Half as likely as Alaska
The Great Resignation, broken down by states. Also, 7 other things worth knowing today.
We’ve heard a lot recently about the Great Resignation. I’ve written about it myself. But until last week, I had assumed something that apparently was not true.
I had thought this was an American phenomenon; something taking place across the entire United States. I suspected that overall the odds of someone having left a job in, say, Alaska would have been roughly the same as in New York.
Then, out of nowhere, the folks at WalletHub came at me with a data compilation that leaves me scratching my head.
In short, they ranked the U.S. states (plus DC; can’t forget DC) by the percentage of workers who left their jobs—both in the most recent month for which data was available (I think January), and by last year as a whole. There were some surprises.
Here’s a link to their whole list. But for our purposes (so that this newsletter doesn’t run too long to open in most email clients, and also so I don’t completely violate copyright law), here are just the top 10 and bottom 10 states:
10 states with highest resignation rates in 2021:
Alaska, 3.98% of all workers quit their jobs during 2021
South Carolina, Wyoming, and Idaho, all tied for 8th at 3.28%
10 states with lowest resignation rates in 2021:
Washington, DC, 2.60%
California, New Jersey, and Washington. State, all tied at 2.50%
New York, 1.80%
Observations and questions
I wonder if you see some of the same things that I saw:
First off, there’s a much bigger disparity than I would have guessed. To use the example with which I started this newsletter, it turns out that an Alaskan worker was more than twice as likely to quit as a New Yorker during 2021.
Second, it’s not 100%, but you can’t help but notice that there are more “red” states at the top of the list (meaning workers were more likely to quit) and more “blue” states at the bottom (less likely). I almost didn’t want to include this observation since I try to keep politics out of this newsletter, but it’s pretty stark—especially on the “didn’t quit” end.
Finally, I tend to think of the low-quitting states as more urban (New York, Pennsylvania, California, New Jersey). Maybe the cost of living is higher, and people have less opportunity to quit? Although, a lot more Americans live in urban areas than maybe we tend to think; heck, even in Alaska, something like 40 percent of the population lives in Anchorage.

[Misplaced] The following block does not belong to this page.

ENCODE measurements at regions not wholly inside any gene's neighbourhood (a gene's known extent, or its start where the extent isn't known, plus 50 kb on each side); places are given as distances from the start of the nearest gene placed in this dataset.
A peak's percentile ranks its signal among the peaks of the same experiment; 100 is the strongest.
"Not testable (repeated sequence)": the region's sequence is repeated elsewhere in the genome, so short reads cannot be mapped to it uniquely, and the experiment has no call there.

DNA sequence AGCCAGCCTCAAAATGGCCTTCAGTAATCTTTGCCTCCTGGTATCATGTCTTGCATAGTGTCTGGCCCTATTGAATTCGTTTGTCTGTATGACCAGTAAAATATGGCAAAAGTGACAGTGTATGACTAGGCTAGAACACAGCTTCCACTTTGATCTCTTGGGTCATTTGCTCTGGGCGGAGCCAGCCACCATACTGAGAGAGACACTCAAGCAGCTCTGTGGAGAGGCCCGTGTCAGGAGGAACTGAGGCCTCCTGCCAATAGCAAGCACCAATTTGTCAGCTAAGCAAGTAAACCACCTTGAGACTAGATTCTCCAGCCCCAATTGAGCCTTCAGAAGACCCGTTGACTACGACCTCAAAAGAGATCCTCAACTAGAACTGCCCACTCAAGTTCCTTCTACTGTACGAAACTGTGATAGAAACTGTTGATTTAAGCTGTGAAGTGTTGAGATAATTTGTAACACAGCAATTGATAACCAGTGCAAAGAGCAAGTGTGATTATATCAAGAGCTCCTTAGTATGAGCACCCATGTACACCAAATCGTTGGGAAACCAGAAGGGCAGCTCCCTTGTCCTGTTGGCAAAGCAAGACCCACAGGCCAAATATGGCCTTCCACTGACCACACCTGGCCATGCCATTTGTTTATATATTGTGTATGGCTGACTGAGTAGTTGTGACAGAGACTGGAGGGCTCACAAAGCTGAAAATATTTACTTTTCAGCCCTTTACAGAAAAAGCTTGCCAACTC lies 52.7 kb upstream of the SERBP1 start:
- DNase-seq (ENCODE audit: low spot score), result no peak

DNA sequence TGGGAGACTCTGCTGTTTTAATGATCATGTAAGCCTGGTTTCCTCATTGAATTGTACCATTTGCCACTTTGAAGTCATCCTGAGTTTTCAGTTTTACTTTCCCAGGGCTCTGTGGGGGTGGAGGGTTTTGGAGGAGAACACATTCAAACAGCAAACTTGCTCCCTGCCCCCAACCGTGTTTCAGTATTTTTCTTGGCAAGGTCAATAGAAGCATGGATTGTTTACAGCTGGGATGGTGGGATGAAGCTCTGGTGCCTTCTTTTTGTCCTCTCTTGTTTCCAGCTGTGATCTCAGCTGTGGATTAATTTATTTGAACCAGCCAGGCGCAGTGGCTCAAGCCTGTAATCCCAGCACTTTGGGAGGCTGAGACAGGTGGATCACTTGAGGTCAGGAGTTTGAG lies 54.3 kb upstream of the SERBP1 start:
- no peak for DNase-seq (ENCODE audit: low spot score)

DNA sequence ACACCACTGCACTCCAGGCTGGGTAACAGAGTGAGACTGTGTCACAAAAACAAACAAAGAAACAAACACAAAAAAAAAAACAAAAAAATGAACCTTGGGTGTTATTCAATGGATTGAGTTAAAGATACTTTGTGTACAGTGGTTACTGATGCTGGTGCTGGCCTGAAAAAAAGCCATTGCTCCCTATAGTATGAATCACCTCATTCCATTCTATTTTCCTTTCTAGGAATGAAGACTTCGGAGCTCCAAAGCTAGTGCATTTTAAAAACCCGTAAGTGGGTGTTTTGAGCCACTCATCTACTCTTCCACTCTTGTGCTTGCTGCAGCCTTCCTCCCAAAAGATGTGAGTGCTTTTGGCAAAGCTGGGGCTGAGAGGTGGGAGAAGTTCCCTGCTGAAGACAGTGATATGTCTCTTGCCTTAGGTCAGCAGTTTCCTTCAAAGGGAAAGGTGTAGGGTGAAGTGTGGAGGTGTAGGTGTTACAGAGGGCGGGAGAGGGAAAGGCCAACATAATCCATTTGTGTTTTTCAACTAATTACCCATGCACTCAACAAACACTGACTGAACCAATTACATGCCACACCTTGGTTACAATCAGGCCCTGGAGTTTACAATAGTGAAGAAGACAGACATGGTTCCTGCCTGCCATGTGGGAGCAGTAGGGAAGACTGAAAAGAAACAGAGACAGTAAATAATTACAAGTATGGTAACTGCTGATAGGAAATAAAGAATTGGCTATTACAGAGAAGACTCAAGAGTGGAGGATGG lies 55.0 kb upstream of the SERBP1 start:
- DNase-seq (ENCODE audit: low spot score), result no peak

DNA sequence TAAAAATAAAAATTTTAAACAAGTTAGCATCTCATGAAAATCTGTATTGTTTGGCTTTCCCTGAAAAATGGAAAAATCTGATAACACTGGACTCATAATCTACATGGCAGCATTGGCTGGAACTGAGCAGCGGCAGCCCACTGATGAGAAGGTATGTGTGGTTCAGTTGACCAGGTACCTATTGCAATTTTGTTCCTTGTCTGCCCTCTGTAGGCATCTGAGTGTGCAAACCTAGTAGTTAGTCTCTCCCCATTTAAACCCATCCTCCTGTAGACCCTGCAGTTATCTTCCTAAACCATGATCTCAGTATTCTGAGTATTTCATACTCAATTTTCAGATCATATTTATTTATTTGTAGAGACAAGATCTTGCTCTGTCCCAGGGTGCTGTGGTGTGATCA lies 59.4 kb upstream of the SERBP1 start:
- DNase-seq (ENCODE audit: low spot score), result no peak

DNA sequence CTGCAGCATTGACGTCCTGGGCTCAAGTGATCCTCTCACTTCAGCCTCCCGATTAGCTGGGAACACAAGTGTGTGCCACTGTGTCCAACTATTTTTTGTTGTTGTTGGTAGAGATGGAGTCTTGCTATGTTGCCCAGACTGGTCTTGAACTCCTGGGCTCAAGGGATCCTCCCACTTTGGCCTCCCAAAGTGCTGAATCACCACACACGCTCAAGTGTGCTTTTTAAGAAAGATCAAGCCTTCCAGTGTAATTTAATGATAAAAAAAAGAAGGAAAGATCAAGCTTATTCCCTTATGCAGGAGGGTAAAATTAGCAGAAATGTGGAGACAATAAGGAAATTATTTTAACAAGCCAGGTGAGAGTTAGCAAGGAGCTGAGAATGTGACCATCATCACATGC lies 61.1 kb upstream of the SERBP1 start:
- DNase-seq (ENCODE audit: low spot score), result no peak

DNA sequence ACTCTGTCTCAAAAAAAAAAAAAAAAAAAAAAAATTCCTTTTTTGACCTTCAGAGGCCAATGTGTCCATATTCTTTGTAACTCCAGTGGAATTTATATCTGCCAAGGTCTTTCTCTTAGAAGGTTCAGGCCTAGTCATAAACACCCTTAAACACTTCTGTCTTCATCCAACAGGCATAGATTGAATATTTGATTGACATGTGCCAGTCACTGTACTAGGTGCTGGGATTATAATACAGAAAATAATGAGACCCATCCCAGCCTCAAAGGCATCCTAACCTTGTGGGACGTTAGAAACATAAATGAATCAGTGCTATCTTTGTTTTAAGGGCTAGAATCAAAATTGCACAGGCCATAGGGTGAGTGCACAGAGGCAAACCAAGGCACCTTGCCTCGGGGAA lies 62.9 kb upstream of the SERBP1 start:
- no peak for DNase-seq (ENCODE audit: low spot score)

Anyway, I pored over these numbers, and as I tried without success to find a true pattern, I thought: Why not do the easy thing? Why not ask the readers?
We’ve now proven that I can mention almost any place in the U.S. or Canada and find that we have at least one reader who either lives there or has done so in the past.
(In case you don’t want to click through there, my example is about mentioning “a Tim Horton’s in Yellowknife,” only to have a reader email me to say that not only has he lived in Yellowknife, but he’s spent plenty of time at Tim Horton’s there.)
Anyway, let’s dive in? Here’s a link to the data again if you want to click through.
Or else, just think about where you live, and the people you know. Does it feel as if there’s been a “Great Resignation” going on around you? Or are you not at all surprised to learn that it’s different in other places? Let us know in the comments.
7 other things worth knowing today
Interesting article by my journalistic alma mater, Stars & Stripes, about a difficult job right now at the high levels of the U.S. military: keeping lines of communication open with their Russian counterparts so that the United States and its 29 allied nations in NATO don’t accidentally wind up in a shooting war with Russia over a mistake—say an errant missile hitting NATO territory. (Stars & Stripes)
Amid a growing consensus that Russia's invasion of Ukraine is morphing into a bloody stalemate that could last months, Ukrainian officials blamed the Kremlin for bombing an art school in the embattled port city of Mariupol where hundreds had taken shelter. Ukrainian officials also accused Russian forces of seizing and deporting several thousand Mariupol residents against their will to "remote cities in Russia." (LA Times)
A Russian oligarch’s yacht remains stuck in Norway because nobody will agree to sell it fuel. (Fox News)
Confirmation hearings begin today for Ketanji Brown Jackson, President Biden’s first nominee to the Supreme Court. They’re scheduled to run through Thursday. Separately, Justice Clarence Thomas, 73, has been hospitalized with flu-like symptoms since Friday. He’s expected to recover, but will miss some oral arguments. (WashPost, NBC News)
A Scottish judge is refusing to extradite a local teenager to Texas, where he’s charged with shooting a security guard at a fraternity party, on the grounds that Texas prisons are so bad that sending him there would be an international human rights violation. (The Marshall Project)
A professor sued his class, after he realized that one of his students had uploaded his old tests and exams to a website that charges students to get access to materials. He says the goal isn’t necessarily monetary damages, but the ability to issue a subpoena to the website and identify the student or students who shared his teaching materials. (NYT, it’s behind a paywall normally but I used the gift function; please let me know if this works!)
“Why do you want to close a Chick-fil-A?” Officials in Santa Barbara, California are considering declaring the city's only Chick-fil-A restaurant a "public nuisance" and banning its drive-thru due to the huge lines that snake around the block. (Insider)
Thanks for reading. Photo credit: Oh, just a screenshot from Google Maps. Want to see all my mistakes? Click here.